What’s on the menu at the Haifa Room, an Ossington restaurant serving creative takes on Palestinian and Israeli dishes

What’s on the menu at the Haifa Room, an Ossington restaurant serving creative takes on Palestinian and Israeli dishes

More New Restaurants

Name: The Haifa Room
Contact: 224 Ossington Ave., thehaifaroom.com, @thehaifaroom
Neighbourhood: Trinity Bellwoods
Previously: Schmaltz Appetizing
Owners: Waseem Dabdoub, Joseph Eastwood, Fadi Hakim
Chef: Jason Hemi
Seating: 27
Accessibility: Not accessible

The food

The Haifa Room started as a takeaway window during the pandemic, serving things like falafel and sabich. That window is still open for lunch, but a full-fledged restaurant was always part of the plan. The owners and chef, all close friends, collaborated on a tight menu that draws on their Palestinian and Israeli backgrounds. But here, everyone co-exists peacefully… mostly. “Do we fight? Sure. We fight about glassware,” says Dabdoub. Small plates meant for sharing and snacking feature heavily—think deep-fried halloumi sticks with a harissa-labneh dipping sauce, or lamb kibbeh “torpedos” with sumac-yogurt dip. A few hearty mains and desserts round out the selection, like the meltingly tender, shawarma-spiced boneless lamb shoulder, or a vegan stuffed eggplant.

Cabbage, turnip, and celery pickled in a vibrant turmeric-chili brine. $4.


This absolute unit is a schnitzel-fried pita. Yes, it’s exactly what it sounds like. At the takeout window, you can request it for your sandwich—it’s extra sturdy—or order it dine-in for munching and dipping. $3.50.


Hemi tested a lot of halloumi before finding this one from Stratford’s Monforte Dairy. Made with water buffalo milk, it’s much less salty than your average variety. Here, it’s schnitzel-fried and served with a pretty pink al ras dipping sauce of harissa, labneh, honey, lemon and tomato. $11.


The “torpedos,” or lamb kibbeh, are a triumph of spice and texture. A shell of ground lamb and bulgur is stuffed with more ground lamb, coriander, and spices (heavy on the mustard seed) before getting deep-fried and served with sumac yogurt dip. $12.


The hummus starts with what Hemi calls “garlic juice”: whole heads of garlic, peel and all, are blended with lemon and strained. That goes into his house-made tahini, which is then blended with cooked, peeled chickpeas aerated with ice cubes for a light, fluffy texture. The add-ons are seasonal: here, it’s finished with heirloom carrots, seeded dukkah, fresh dill and olive oil ($9). On the side, grilled pita from Thornhill favourite Sababa Foods ($1.50).


Here we have roasted potatoes drizzled with honey butter harissa on a cloud of toum. A play on Buffalo sauce, the harissa lends a subtle, sweet heat. $9.


Whole, deep-fried smelt, served in an empty kosher pickles can, come with a side of toum (whipped garlic sauce). $12.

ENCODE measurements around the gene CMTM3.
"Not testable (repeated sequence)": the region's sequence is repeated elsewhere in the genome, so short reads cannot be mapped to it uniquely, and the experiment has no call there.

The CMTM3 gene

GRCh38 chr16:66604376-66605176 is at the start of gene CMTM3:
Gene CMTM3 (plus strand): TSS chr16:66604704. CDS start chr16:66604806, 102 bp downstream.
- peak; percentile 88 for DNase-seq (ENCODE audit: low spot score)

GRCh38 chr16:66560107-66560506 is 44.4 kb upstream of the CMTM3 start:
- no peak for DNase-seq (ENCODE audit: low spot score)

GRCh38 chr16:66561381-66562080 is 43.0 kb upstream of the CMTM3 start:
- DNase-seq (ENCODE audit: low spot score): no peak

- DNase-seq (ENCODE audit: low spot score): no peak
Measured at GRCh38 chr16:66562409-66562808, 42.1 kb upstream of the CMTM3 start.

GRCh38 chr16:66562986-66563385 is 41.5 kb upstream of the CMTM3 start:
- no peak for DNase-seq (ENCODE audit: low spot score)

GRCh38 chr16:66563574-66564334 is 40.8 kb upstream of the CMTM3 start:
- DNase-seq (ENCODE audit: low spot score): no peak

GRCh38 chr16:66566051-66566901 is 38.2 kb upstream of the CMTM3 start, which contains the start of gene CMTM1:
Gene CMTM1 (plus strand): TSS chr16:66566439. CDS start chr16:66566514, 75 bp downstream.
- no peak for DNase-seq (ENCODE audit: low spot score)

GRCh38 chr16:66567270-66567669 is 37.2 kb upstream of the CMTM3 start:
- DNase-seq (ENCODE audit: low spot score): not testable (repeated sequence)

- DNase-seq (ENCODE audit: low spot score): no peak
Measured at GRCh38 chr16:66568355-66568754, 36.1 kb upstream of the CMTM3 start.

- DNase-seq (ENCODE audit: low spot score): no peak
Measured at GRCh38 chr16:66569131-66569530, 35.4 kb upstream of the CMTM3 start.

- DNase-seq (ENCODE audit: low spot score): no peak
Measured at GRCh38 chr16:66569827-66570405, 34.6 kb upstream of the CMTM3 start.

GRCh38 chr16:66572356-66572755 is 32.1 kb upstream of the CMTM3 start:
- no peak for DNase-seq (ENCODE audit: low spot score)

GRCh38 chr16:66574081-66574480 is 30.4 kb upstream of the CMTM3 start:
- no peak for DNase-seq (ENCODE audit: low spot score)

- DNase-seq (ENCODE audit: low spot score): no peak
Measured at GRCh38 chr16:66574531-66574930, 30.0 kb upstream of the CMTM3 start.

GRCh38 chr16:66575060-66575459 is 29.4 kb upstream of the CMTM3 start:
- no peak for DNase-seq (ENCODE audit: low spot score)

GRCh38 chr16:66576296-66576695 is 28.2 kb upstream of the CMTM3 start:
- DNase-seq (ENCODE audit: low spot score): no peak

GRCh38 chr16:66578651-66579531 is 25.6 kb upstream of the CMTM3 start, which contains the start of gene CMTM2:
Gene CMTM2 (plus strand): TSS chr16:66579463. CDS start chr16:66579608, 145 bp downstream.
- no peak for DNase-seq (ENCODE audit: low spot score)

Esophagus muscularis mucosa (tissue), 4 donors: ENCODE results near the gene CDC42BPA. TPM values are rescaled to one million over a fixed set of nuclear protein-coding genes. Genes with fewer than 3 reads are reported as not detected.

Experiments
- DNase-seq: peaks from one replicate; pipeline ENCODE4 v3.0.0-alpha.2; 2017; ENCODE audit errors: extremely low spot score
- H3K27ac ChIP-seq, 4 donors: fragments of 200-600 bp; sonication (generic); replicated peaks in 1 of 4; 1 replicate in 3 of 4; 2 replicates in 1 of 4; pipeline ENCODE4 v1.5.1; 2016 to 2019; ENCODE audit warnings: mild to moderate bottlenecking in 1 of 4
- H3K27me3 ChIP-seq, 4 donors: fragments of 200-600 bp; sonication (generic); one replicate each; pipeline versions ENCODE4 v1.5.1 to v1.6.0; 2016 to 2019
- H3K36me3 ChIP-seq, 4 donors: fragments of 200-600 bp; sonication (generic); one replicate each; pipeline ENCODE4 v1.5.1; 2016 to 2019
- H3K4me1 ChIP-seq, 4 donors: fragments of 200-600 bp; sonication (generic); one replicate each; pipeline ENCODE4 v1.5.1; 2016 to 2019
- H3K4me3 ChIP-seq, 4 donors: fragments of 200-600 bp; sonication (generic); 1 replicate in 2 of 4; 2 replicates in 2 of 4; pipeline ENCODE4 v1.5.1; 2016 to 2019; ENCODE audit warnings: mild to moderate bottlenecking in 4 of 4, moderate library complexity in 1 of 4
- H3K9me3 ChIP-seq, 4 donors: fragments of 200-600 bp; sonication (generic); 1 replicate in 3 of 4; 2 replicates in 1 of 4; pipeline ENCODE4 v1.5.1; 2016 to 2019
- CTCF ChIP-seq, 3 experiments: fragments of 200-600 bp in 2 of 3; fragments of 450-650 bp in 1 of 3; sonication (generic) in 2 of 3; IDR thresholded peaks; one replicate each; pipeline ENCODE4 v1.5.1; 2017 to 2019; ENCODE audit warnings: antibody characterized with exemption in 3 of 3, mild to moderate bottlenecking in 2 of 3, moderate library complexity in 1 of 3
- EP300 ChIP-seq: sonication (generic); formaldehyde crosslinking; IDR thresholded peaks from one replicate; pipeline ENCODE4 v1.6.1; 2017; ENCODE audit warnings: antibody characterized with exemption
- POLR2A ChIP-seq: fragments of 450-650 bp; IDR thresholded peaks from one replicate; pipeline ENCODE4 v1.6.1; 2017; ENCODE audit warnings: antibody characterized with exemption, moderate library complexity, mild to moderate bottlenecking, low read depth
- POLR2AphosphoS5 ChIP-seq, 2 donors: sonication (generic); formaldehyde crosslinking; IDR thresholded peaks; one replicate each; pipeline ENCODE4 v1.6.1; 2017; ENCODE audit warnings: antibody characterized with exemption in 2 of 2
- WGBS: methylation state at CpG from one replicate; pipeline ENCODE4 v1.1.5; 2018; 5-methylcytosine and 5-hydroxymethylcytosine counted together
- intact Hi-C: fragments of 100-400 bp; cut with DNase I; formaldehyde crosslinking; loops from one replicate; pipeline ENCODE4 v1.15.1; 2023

The makings of a falafel sandwich. It took them close to 60 tries before they got the falafel exactly how they wanted it.


And the finished falafel pita. A grilled and steamed Sababa pita is filled with house-made falafel, red cabbage, pickles, onion, tomatoes, cucumbers, parsley, tahini, zhug and a pickled pepper. $11.


On the right, a falafel sandwich, and on the left, a sabich. For it, fried eggplant is stuffed into a schnitzel-fried pita and drizzled with house-made amba. Both are available at the takeout window. $11 each. ($13 if you level-up with a schnitzel-fried pita.)


Here’s a closer look at that sabich.


One of the larger main dishes, a halved eggplant is stuffed with, well, more eggplant, along with bulgur, smoked paprika, pine nuts and preserved lemon. It’s topped with slivers of preserved lemon and parsley, and drizzled with tahini. It’s a hearty vegan option if meat is not your thing. $17.


Shawarma spices lend this beautifully tender boneless lamb shoulder a bit of energizing heat. Cooked sous-vide and roasted to order, it’s served on harissa tahini, sumac yogurt and toum, with slices of delicata squash and pita on the side. $27.


Chef Hemi’s favourite dessert from when he lived in Jaffa, the delicate, floral knafeh has a layer of whipped ricotta sandwiched between kataifi, or shredded phyllo, soaked in saffron syrup. It’s served with preserved lemon curd and topped with pistachios and sorrel leaves. $10.


The takeout window, which serves things like their notoriously tasty falafel, is open for lunch.


Left to right: chef Jason Hemi, Waseem Dabdoub and Joseph Eastwood.
The drinks

There’s a small wine list, including two labels from Israel; Pilsner Urquell and a couple of brews from Blood Brothers; and a cocktail menu made up of classics and some playful novelties. Notable is the Haifa Room’s answer to a gin and tonic: the Grapes of Bay is a refreshing concoction that incorporates muddled grapes and sage. If you want bubbles over booze, there’s sparkling water from local producer Lark.

The Grapes of Bay is a play on a gin and tonic: it’s your classic G&T with the additions of lime, muddled purple grapes, simple syrup and sage. $16.


The boozy, aromatic Figues Dizmur is a blend of fig-infused gin and dry vermouth garnished with a blue cheese-stuffed olive. $16.


The Nice Driveway is a blend of tequila, agave and Lark ginger sour. It’s a tart take on a ginger beer. $17.
The space

The gorgeous heritage building, complete with vaulted ceilings and exposed brick, lends the space a cozy, lived-in feel. Counter-height bar seats are cozier than your usual towering perches, and big windows lining two walls let in plenty of light—and in the evening hours, the infectious buzz of the neighbourhood.